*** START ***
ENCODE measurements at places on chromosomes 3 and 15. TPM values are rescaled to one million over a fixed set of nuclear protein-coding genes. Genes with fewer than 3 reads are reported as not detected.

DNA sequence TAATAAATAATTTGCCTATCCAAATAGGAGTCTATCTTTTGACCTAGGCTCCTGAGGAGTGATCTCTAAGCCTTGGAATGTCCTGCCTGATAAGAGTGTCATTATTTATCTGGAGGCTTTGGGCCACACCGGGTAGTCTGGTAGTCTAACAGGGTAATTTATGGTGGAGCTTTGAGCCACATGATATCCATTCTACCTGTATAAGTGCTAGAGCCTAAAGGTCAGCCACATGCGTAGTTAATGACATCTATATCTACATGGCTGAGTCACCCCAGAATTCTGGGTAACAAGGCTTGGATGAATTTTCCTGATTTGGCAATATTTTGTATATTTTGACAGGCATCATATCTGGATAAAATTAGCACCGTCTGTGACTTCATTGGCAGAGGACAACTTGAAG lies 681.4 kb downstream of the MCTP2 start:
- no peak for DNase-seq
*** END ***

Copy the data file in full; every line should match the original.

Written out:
ENCODE measurements at places on chromosomes 3 and 15. TPM values are rescaled to one million over a fixed set of nuclear protein-coding genes. Genes with fewer than 3 reads are reported as not detected.

DNA sequence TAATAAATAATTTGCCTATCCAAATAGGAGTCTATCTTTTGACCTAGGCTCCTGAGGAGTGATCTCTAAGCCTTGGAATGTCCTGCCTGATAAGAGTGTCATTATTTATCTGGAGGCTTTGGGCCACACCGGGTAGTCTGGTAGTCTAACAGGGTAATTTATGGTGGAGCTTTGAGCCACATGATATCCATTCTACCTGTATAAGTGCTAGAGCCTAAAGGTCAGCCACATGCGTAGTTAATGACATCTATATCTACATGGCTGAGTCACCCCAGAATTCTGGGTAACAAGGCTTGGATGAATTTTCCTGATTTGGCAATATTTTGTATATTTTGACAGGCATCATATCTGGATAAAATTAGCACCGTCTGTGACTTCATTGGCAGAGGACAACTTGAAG lies 681.4 kb downstream of the MCTP2 start:
- no peak for DNase-seq